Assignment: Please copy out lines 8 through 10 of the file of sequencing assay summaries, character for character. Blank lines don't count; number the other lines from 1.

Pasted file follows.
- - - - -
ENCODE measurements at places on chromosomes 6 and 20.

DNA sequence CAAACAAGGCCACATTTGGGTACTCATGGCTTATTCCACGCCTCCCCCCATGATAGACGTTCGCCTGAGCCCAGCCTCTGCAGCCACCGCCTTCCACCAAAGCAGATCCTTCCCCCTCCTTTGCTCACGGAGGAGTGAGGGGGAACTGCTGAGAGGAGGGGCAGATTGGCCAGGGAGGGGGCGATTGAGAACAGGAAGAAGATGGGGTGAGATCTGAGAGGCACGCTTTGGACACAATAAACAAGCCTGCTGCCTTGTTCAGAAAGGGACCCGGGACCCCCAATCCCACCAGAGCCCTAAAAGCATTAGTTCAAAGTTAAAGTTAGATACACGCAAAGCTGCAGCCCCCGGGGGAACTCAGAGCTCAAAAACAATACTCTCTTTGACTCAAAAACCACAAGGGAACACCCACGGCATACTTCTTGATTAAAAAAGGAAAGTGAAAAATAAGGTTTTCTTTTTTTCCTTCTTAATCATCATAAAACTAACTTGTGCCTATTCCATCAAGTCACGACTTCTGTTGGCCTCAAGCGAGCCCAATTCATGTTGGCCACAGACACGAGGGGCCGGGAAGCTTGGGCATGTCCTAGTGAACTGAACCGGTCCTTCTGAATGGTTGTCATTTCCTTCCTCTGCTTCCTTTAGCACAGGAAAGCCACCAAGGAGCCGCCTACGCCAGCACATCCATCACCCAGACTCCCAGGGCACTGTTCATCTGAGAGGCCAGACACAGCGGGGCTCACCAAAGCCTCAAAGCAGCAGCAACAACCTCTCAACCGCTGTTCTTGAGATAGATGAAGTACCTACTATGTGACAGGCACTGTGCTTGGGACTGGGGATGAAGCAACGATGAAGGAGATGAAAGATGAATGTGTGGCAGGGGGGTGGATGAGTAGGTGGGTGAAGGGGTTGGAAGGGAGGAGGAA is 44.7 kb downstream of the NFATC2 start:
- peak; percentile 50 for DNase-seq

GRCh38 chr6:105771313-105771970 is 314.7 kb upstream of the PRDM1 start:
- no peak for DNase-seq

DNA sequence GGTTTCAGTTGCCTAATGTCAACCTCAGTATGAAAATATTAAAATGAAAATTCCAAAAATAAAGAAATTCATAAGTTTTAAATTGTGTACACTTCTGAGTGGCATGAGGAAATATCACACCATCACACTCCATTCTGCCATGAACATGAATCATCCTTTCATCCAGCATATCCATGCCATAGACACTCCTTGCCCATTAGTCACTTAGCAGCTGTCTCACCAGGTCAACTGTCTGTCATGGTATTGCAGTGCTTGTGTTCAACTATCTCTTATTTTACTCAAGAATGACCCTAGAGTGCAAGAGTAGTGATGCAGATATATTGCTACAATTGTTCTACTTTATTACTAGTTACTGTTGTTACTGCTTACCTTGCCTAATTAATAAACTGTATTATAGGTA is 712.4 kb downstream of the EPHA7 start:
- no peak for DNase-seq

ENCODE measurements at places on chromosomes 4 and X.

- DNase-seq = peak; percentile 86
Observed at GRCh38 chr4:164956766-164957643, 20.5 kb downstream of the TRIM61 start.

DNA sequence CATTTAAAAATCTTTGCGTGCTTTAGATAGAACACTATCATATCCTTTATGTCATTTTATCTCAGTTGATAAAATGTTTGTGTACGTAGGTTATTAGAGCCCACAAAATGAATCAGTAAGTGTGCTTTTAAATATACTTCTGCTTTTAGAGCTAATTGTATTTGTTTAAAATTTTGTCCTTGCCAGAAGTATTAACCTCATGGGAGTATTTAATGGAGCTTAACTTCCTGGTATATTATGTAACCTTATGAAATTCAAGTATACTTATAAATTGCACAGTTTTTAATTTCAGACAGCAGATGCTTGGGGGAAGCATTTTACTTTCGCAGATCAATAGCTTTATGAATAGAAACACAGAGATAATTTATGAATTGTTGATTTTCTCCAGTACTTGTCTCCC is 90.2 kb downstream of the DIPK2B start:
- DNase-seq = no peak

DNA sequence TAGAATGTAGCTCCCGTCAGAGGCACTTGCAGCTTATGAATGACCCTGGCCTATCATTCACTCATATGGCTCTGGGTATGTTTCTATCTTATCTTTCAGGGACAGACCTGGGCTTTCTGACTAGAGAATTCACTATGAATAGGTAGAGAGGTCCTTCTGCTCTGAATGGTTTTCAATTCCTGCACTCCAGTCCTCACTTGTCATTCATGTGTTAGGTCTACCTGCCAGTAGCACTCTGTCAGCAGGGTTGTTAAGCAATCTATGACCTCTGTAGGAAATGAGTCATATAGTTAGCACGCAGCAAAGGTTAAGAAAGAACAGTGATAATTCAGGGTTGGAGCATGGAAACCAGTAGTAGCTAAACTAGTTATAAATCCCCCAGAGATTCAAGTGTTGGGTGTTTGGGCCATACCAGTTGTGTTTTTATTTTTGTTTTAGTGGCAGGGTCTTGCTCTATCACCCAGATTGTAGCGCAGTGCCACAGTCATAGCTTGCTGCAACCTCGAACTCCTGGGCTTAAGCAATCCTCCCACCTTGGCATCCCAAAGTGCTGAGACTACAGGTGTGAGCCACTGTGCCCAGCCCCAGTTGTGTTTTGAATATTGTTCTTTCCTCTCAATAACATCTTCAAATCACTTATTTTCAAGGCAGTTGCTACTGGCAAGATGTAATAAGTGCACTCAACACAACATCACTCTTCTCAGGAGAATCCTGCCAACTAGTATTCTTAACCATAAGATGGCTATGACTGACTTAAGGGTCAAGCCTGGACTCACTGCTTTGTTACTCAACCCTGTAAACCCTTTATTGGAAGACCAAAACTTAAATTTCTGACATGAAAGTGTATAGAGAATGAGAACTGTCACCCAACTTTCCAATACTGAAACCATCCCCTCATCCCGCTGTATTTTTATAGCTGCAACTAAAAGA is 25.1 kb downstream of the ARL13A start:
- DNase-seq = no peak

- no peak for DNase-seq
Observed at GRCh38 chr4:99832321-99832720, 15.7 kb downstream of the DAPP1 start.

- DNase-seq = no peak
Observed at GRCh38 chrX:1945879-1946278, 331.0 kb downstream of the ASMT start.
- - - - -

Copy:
ENCODE measurements at places on chromosomes 4 and X.

- DNase-seq = peak; percentile 86
Observed at GRCh38 chr4:164956766-164957643, 20.5 kb downstream of the TRIM61 start.